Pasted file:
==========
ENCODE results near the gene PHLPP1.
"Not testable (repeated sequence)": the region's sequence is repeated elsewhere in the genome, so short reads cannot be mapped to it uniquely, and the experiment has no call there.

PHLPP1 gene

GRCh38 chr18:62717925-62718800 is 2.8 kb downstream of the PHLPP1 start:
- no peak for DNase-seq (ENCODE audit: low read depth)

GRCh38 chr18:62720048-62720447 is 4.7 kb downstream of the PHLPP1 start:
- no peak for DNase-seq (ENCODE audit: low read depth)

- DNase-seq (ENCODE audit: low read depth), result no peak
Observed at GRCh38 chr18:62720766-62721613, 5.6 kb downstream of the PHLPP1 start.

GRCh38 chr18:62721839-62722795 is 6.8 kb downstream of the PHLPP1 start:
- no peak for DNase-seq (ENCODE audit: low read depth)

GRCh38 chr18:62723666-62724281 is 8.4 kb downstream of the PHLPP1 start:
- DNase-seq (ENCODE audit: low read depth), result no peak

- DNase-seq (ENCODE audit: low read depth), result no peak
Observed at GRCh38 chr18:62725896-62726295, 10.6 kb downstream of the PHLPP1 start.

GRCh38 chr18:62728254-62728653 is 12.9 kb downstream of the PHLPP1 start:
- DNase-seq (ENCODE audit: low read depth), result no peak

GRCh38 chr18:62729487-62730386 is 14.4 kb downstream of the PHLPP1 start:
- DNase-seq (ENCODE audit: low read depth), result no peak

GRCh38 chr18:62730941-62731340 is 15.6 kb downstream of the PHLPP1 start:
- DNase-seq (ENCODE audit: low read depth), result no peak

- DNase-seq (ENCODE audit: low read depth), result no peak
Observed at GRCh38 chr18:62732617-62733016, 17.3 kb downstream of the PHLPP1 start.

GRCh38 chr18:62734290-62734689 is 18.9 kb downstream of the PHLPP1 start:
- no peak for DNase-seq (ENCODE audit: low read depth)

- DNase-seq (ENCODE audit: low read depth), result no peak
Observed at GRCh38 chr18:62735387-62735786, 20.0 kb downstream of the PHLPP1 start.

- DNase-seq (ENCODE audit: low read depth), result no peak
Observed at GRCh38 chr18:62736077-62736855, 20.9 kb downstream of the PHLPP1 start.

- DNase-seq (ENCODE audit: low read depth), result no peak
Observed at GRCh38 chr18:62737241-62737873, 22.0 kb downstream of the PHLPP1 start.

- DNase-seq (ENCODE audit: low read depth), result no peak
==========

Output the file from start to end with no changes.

ENCODE results near the gene PHLPP1.
"Not testable (repeated sequence)": the region's sequence is repeated elsewhere in the genome, so short reads cannot be mapped to it uniquely, and the experiment has no call there.

PHLPP1 gene

GRCh38 chr18:62717925-62718800 is 2.8 kb downstream of the PHLPP1 start:
- no peak for DNase-seq (ENCODE audit: low read depth)

GRCh38 chr18:62720048-62720447 is 4.7 kb downstream of the PHLPP1 start:
- no peak for DNase-seq (ENCODE audit: low read depth)

- DNase-seq (ENCODE audit: low read depth), result no peak
Observed at GRCh38 chr18:62720766-62721613, 5.6 kb downstream of the PHLPP1 start.

GRCh38 chr18:62721839-62722795 is 6.8 kb downstream of the PHLPP1 start:
- no peak for DNase-seq (ENCODE audit: low read depth)

GRCh38 chr18:62723666-62724281 is 8.4 kb downstream of the PHLPP1 start:
- DNase-seq (ENCODE audit: low read depth), result no peak

- DNase-seq (ENCODE audit: low read depth), result no peak
Observed at GRCh38 chr18:62725896-62726295, 10.6 kb downstream of the PHLPP1 start.

GRCh38 chr18:62728254-62728653 is 12.9 kb downstream of the PHLPP1 start:
- DNase-seq (ENCODE audit: low read depth), result no peak

GRCh38 chr18:62729487-62730386 is 14.4 kb downstream of the PHLPP1 start:
- DNase-seq (ENCODE audit: low read depth), result no peak

GRCh38 chr18:62730941-62731340 is 15.6 kb downstream of the PHLPP1 start:
- DNase-seq (ENCODE audit: low read depth), result no peak

- DNase-seq (ENCODE audit: low read depth), result no peak
Observed at GRCh38 chr18:62732617-62733016, 17.3 kb downstream of the PHLPP1 start.

GRCh38 chr18:62734290-62734689 is 18.9 kb downstream of the PHLPP1 start:
- no peak for DNase-seq (ENCODE audit: low read depth)

- DNase-seq (ENCODE audit: low read depth), result no peak
Observed at GRCh38 chr18:62735387-62735786, 20.0 kb downstream of the PHLPP1 start.

- DNase-seq (ENCODE audit: low read depth), result no peak
Observed at GRCh38 chr18:62736077-62736855, 20.9 kb downstream of the PHLPP1 start.

- DNase-seq (ENCODE audit: low read depth), result no peak
Observed at GRCh38 chr18:62737241-62737873, 22.0 kb downstream of the PHLPP1 start.

- DNase-seq (ENCODE audit: low read depth), result no peak